ssl_dhparam /etc/dhparam-mozilla.pem;

        # ssl-config.mozilla.org., intermediate configuration
        ssl_ciphers ECDHE-ECDSA-AES128-GCM-SHA256:ECDHE-RSA-AES128-GCM-SHA256:ECDHE-ECDSA-AES256-GCM-SHA384:ECDHE-RSA-AES256-GCM-SHA384:ECDHE-ECDSA-CHACHA20-POLY1305:ECDHE-RSA-CHACHA20-POLY1305:DHE-RSA-AES128-GCM-SHA256:DHE-RSA-AES256-GCM-SHA384;
        ssl_prefer_server_ciphers off;

If the ssl_verify_client parameter it’s set to on and no cloudflare-auth-origin-pull-ca-cert.pem is present, the error you should get would be HTTP 400 Bad Request.

  • the same error you should get if all is set correctly (hostname is proxied :orange:) as from above example config and you Disable the Authenticated Origin Pulls option at the Cloudflare dashboard, you should get the expected error 400 Bad Request - No required SSL certificate was sent too …

Helpful articles:

If needed, you can re-check your nginx vhost config file using this example here:

Thank you for the reply.

I asked cloudways to do so, but I received this answer from cloudways support:

Dear customer, we would like to bring this into your knowledge that at the moment, we can not bind the ports to specific cloudflare IPs but yes we can add the rules inside the Nginx conf to allow only CF Ips, nothing other.

Applying rules on the shorewall to bind the IPs to the ports isn’t doable since we are offering an option to host multiple sites on the single server.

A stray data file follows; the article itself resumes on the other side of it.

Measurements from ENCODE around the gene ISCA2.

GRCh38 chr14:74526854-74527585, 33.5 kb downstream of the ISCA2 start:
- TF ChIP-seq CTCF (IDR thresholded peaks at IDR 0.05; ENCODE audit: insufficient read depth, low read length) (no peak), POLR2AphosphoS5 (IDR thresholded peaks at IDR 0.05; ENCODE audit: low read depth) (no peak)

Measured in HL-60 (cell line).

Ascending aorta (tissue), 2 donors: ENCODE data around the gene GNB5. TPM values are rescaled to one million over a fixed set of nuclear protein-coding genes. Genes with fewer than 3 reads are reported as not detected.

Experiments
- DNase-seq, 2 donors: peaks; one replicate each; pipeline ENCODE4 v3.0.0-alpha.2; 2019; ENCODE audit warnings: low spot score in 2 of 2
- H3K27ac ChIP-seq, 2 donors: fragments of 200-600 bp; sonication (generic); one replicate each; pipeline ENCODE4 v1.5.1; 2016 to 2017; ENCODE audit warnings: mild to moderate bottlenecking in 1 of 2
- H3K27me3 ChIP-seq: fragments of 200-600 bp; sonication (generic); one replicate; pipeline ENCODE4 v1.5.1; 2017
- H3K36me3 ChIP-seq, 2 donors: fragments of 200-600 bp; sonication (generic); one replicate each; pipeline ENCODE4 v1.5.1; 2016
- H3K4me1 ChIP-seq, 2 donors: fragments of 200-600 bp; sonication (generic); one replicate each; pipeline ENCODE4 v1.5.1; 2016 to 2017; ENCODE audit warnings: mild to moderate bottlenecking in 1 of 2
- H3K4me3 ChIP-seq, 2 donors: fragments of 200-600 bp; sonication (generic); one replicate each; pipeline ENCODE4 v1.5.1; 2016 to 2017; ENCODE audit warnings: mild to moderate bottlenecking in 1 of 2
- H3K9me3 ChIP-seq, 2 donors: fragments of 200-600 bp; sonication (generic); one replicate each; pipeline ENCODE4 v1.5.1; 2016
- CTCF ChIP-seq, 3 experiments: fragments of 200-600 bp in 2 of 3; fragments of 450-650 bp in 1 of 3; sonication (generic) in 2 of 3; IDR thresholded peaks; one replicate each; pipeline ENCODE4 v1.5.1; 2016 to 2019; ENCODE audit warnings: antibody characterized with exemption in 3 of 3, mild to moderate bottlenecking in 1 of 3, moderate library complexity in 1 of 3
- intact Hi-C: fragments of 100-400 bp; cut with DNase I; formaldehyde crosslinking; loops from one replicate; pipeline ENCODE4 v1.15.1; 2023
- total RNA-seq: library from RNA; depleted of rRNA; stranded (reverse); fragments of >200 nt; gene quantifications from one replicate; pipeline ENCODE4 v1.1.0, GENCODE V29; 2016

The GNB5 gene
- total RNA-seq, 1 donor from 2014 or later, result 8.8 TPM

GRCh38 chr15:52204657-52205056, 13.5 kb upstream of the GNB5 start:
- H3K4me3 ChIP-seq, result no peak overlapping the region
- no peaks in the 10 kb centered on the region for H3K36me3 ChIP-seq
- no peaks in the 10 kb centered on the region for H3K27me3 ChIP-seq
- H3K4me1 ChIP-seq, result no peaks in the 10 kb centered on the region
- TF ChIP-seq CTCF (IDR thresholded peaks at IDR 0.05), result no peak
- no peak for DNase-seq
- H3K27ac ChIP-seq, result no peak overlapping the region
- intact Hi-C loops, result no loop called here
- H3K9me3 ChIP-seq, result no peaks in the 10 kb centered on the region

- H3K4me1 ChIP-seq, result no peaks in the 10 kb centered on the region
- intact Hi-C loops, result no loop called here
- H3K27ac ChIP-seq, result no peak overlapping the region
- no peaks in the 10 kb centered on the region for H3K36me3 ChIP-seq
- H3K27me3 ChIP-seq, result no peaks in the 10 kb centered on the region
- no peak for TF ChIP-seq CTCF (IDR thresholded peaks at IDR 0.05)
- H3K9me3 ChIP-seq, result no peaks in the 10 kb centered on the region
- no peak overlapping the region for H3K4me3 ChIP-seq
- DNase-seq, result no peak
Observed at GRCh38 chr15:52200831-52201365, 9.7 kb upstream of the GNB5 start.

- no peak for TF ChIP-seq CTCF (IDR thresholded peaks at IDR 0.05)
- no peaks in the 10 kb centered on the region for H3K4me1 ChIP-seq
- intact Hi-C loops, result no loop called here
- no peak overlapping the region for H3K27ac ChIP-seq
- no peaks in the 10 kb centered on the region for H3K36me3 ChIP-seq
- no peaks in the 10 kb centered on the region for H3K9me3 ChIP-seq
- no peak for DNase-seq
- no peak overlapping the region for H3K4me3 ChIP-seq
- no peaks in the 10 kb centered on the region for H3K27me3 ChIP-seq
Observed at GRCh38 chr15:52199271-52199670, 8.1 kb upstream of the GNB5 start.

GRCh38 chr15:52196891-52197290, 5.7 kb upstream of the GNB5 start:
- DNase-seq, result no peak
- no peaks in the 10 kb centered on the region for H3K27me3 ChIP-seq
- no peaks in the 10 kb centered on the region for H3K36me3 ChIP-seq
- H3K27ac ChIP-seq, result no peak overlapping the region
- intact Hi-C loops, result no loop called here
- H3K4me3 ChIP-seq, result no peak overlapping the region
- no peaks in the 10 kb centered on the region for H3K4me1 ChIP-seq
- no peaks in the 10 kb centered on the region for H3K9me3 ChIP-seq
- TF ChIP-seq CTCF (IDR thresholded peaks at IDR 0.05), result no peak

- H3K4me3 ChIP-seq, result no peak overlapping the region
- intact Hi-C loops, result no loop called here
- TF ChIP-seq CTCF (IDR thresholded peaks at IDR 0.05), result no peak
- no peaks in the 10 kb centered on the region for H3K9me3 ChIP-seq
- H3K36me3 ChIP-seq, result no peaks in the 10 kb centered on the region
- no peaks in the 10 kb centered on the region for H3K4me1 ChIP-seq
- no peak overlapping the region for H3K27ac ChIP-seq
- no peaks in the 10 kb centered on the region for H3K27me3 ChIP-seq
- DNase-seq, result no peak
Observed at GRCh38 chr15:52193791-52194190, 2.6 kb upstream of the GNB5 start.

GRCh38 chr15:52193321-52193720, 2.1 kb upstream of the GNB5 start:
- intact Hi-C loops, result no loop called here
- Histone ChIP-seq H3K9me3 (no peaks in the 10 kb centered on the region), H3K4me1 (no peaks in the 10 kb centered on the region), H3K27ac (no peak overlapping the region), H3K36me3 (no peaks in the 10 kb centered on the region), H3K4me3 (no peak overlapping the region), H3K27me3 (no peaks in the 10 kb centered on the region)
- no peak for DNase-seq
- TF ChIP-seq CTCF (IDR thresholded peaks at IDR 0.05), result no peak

So, they only change the Nginx conf to allow CF IPs only.

Unfortunately I’m not permitted to change the Nginx config with cloudways - I have to ask them to do possible changes.
The interesting point is, that they write about the importance of the Authenticated origin pulls in the linked help doc - to not allow bypassing the CF WAF. As I already wrote - I followed the help doc exactly and set everything correctly from my side.

When I switch off the Authenticated origin pulls in CF , I do not get the expected error which would mean, that they did not change the Nginx conf correctly?!?
Which would mean, that the CF WAF is not protected from bypassing, at all - or am I wrong?

I have only briefly read that document, but it is missing a critical step in enabling Authenticated Origin Pull.

They spend a lot of time in the article getting a Cloudflare Origin Certificate enabled, and setting the SSL Mode to Full Strict. Which is great, but has nothing to do with Authenticated Origin Pull. AOP and SSL Mode Full are different things, and are not really related. You can use AOP with a certificate from any CA, like Let’s Encrypt.

The missing step is to configure nginx to require all requests to present a Client certificate. The docs here might get you started.
https://developers.cloudflare.com/ssl/origin-configuration/authenticated-origin-pull/set-up#certificate-value

You need to put in place the Cloudflare certificate (found at the link below) and config similar to this:

ssl_client_certificate /etc/nginx/certs/cloudflare.crt;
ssl_verify_client on;

Depending on your threat level, the methods using customer supplied certificates are better, but in most situations the Cloudflare issued certificate is likely to be fine.